5. Where Is My Friend’s House? (1987)
Abbas Kiarostami has made flawless films like “Taste of Cherry,” “Certified Copy” and “The Wind Will Carry Us.” And his intimate masterpiece “Where Is My Friend’s House?” deserves attention as much as these films.
One day, Ahmed accidentally takes homework from his friend to his house. If this assignment does not come back as soon as possible, the teacher will give him a very bad grade. For this reason, Ahmed, who doesn’t know exactly where his friend lives, will set out immediately and bring him his homework. Ahmed’s seemingly insignificant journey will give many clues about the face of small towns in Iran.
We can interpret the film as a critique of the classical education system that does not recognize the individuality of children. It should also be seen as an allegory of the political and social environment in Iran at the time.
It also emphasizes the minds who do not submit to the repressive atmosphere that emerged after the revolution, and seek new ways without giving up the questioning and the truths they believe.
Kiarostami makes this simple story multilayered through symbols. During the journey, every adult or every obstacle that Ahmet tries to overcome salutes the eastern tales.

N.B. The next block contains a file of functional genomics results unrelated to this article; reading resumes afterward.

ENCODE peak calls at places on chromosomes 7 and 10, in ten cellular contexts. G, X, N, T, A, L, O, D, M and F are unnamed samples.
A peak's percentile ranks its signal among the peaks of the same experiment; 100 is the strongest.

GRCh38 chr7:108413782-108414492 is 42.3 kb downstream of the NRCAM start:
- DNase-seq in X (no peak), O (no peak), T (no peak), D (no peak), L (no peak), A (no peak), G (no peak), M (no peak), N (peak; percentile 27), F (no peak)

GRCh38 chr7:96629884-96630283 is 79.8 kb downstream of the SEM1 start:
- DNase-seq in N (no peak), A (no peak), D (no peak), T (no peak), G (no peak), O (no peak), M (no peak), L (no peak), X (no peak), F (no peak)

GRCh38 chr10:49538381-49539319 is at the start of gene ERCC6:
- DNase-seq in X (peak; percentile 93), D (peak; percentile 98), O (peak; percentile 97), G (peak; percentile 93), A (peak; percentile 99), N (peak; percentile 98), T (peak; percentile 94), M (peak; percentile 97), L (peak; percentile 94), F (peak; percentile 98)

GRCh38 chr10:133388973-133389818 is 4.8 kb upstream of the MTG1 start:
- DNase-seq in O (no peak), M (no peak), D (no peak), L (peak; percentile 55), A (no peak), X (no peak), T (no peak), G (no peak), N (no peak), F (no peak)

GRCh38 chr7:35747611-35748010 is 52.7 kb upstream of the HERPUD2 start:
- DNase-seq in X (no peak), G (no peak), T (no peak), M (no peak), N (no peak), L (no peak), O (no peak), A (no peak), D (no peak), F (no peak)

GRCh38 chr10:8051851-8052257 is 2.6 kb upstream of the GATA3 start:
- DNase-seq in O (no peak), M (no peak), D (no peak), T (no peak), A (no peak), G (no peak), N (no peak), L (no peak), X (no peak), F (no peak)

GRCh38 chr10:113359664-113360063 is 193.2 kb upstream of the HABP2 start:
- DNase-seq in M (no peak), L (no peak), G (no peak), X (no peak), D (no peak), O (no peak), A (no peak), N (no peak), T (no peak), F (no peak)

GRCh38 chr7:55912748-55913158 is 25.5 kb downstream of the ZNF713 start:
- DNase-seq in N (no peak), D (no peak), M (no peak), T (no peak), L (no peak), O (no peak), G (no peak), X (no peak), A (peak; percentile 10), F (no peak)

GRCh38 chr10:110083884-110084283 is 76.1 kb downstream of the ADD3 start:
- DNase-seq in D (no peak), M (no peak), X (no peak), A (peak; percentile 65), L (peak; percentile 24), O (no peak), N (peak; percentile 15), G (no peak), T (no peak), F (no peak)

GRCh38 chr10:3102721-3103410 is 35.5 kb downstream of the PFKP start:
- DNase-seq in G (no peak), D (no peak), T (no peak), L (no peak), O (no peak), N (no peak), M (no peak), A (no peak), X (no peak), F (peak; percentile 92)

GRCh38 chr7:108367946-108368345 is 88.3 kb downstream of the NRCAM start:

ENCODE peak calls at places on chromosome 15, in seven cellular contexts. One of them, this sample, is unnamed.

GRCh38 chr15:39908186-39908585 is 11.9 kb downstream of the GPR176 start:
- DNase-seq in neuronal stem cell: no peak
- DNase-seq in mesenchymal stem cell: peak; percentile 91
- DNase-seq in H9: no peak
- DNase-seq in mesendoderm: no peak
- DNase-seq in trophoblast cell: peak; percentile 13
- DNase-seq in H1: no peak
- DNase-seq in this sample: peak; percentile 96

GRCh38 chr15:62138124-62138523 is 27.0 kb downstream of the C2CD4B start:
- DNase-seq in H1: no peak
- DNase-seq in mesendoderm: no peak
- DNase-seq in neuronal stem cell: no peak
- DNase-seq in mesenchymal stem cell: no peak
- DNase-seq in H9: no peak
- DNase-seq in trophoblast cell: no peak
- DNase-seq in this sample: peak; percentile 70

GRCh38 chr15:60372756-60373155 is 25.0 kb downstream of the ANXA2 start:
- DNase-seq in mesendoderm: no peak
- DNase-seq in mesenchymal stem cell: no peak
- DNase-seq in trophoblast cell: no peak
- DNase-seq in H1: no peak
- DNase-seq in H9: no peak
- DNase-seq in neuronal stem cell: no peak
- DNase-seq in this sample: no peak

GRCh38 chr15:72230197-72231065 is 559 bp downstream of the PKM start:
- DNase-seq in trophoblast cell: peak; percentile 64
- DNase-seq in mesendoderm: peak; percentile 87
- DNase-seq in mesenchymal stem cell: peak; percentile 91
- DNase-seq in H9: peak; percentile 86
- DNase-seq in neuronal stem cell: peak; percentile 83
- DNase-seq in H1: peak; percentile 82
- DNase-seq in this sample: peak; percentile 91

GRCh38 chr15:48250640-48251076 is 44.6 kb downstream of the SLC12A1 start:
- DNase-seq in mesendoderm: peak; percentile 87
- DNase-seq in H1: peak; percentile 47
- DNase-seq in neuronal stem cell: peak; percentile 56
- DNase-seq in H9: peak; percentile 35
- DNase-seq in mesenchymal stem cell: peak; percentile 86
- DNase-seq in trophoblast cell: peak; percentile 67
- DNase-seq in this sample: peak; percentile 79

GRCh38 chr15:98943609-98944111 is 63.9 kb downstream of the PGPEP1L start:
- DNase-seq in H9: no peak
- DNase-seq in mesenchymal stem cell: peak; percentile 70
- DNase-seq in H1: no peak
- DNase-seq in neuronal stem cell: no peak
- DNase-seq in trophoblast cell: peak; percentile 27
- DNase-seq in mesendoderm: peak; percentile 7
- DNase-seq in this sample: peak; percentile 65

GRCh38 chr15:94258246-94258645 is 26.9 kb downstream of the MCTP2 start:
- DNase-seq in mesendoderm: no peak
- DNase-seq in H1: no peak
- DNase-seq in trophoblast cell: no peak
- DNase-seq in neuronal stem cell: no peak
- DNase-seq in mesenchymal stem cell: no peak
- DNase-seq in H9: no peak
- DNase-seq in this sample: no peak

It is a sad tale that makes us think about the concepts of friendship, compassion, and conscience that is becoming blurred in our era.
With its sheer reality, poetic texture, and wonderful finale, it offers an alternative door in this always “busy” world.
4. On Body and Soul (2017)
This is an ambiguous love story in the everyday world, based on the duality of sleep and wakefulness, mind and matter. The extremely asocial Maria gets closer to her quiet and withdrawn manager, Endre. When they realize that they have the same dreams at night, they are afraid at first, but then they try to bring the unity of their dreams into real life.
It has a perfect screenplay and atmosphere that is fed by the fact that the characters are the opposite of each other.
Director Enyedi manages to create a strong emotional attraction from these two characters. She adorns this slow-moving but steady bond with humorous touches that are powered by the fantasy images of dreams, and provides a visually lasting experience.